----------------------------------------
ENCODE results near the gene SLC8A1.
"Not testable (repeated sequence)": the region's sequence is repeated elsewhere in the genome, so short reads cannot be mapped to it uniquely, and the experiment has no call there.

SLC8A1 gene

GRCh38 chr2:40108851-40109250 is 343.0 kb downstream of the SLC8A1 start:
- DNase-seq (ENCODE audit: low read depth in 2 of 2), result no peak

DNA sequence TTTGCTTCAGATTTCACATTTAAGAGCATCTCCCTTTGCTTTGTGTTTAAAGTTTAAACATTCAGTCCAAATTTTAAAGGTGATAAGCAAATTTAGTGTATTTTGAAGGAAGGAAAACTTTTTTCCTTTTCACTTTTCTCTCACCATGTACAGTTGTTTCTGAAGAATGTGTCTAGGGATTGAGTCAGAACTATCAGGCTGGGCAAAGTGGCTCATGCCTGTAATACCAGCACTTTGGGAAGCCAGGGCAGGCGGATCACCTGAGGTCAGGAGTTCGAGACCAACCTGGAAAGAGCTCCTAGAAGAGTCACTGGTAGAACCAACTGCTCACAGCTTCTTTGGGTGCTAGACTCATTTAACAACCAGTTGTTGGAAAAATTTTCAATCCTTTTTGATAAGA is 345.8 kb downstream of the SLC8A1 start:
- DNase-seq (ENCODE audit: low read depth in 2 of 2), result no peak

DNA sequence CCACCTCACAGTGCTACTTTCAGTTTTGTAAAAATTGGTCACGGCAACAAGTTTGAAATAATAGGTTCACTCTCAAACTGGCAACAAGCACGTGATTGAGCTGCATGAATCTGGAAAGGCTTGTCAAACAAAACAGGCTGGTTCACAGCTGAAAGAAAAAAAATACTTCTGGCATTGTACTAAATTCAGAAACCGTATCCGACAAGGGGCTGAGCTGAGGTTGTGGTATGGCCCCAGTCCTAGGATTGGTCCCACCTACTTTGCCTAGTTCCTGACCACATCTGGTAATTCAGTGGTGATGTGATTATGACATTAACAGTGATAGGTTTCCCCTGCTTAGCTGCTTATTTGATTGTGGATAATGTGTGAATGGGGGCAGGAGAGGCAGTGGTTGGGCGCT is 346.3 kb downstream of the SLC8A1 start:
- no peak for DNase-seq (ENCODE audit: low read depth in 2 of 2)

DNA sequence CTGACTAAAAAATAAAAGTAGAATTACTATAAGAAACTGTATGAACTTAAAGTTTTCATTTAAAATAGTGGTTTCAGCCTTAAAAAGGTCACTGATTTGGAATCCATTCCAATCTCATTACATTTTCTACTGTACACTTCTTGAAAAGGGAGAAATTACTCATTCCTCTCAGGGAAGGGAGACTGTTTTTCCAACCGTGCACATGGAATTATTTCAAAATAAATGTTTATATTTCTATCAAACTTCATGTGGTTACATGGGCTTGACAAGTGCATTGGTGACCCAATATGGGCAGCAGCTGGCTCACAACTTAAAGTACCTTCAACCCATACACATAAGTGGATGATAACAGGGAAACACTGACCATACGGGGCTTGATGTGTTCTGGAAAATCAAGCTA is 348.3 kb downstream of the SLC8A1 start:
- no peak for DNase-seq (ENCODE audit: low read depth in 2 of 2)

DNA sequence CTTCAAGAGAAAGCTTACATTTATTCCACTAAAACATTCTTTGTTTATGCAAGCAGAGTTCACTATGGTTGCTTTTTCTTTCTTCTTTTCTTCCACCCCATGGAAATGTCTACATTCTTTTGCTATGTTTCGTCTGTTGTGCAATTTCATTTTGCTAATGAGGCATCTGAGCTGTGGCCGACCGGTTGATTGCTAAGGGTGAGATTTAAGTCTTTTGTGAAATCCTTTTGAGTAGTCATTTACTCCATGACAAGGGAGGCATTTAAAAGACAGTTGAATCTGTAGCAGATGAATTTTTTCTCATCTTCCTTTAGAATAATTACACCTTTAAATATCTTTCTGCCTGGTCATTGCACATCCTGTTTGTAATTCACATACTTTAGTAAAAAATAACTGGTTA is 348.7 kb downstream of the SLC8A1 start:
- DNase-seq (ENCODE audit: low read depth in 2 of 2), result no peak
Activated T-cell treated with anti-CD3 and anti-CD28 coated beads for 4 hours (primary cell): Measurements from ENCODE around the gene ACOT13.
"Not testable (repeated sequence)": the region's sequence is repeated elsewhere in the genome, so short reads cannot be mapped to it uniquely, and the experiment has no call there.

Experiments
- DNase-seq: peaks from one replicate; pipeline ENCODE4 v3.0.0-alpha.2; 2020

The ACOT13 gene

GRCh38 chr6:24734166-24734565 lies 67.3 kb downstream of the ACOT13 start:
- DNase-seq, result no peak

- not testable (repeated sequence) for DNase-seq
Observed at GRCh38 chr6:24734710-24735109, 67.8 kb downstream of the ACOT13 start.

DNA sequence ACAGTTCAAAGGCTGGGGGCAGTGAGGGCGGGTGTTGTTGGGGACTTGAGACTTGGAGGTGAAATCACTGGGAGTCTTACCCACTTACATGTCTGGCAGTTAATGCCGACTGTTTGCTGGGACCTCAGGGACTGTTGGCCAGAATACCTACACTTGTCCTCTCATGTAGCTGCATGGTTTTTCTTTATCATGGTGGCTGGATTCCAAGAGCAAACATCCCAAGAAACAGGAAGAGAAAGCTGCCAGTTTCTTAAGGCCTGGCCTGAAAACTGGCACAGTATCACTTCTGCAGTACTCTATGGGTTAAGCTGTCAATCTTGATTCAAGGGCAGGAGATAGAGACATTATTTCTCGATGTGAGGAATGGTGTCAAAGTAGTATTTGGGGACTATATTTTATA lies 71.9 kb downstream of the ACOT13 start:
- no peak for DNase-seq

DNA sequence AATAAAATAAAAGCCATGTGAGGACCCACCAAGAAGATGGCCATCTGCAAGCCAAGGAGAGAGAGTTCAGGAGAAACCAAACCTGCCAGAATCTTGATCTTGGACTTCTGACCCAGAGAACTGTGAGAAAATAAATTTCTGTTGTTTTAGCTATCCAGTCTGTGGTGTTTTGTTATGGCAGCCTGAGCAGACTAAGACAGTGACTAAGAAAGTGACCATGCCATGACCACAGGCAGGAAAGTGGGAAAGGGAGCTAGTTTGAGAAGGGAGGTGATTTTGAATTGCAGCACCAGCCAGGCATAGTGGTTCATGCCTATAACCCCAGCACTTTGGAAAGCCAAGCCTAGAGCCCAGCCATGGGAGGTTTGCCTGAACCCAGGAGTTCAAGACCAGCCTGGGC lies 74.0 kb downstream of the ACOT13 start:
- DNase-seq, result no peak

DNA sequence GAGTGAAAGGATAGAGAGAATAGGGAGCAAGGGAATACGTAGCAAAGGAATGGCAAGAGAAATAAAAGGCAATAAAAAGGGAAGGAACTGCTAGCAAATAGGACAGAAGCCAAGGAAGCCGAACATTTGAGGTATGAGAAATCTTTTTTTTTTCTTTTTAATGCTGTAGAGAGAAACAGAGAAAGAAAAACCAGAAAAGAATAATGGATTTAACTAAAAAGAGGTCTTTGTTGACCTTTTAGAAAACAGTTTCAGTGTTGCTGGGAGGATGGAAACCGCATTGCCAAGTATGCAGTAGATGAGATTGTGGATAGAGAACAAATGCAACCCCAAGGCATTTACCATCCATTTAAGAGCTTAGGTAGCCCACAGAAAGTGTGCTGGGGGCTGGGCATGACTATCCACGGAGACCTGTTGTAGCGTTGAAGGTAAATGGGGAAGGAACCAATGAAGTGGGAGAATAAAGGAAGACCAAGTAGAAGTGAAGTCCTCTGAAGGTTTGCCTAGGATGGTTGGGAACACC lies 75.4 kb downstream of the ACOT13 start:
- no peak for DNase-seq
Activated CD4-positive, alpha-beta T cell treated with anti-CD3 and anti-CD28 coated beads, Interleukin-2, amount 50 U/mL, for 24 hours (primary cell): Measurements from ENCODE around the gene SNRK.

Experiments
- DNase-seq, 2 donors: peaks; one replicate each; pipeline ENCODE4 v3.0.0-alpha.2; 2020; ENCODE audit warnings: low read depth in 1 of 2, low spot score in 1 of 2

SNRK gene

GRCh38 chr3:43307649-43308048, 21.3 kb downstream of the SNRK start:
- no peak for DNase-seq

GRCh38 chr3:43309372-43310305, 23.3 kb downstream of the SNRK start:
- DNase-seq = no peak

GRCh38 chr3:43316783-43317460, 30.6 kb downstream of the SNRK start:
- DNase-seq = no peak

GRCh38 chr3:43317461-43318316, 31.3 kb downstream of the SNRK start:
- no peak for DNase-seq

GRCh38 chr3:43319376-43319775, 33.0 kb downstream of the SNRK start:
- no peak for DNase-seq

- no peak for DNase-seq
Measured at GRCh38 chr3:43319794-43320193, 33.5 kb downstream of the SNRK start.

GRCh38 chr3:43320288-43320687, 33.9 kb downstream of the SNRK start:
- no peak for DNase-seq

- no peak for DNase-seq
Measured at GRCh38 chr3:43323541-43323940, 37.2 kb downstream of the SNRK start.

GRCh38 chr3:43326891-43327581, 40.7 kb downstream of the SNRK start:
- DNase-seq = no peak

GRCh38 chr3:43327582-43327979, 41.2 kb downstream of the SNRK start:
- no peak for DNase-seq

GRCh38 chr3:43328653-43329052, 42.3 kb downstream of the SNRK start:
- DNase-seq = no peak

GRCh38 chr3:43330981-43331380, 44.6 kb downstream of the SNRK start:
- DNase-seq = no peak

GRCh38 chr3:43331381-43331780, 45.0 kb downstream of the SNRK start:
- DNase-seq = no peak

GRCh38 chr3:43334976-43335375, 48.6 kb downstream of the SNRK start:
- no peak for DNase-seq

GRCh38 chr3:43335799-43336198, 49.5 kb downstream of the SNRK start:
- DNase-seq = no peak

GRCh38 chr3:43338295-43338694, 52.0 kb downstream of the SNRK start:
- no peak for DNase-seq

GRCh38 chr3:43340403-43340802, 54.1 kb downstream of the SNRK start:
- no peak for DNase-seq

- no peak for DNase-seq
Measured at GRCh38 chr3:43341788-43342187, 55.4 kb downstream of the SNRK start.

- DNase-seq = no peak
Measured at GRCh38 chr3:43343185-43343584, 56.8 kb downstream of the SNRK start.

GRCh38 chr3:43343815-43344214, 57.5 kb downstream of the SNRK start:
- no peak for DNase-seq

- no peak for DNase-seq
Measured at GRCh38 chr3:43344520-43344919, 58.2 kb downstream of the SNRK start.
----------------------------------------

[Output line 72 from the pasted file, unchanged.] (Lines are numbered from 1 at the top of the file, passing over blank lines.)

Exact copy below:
- no peak for DNase-seq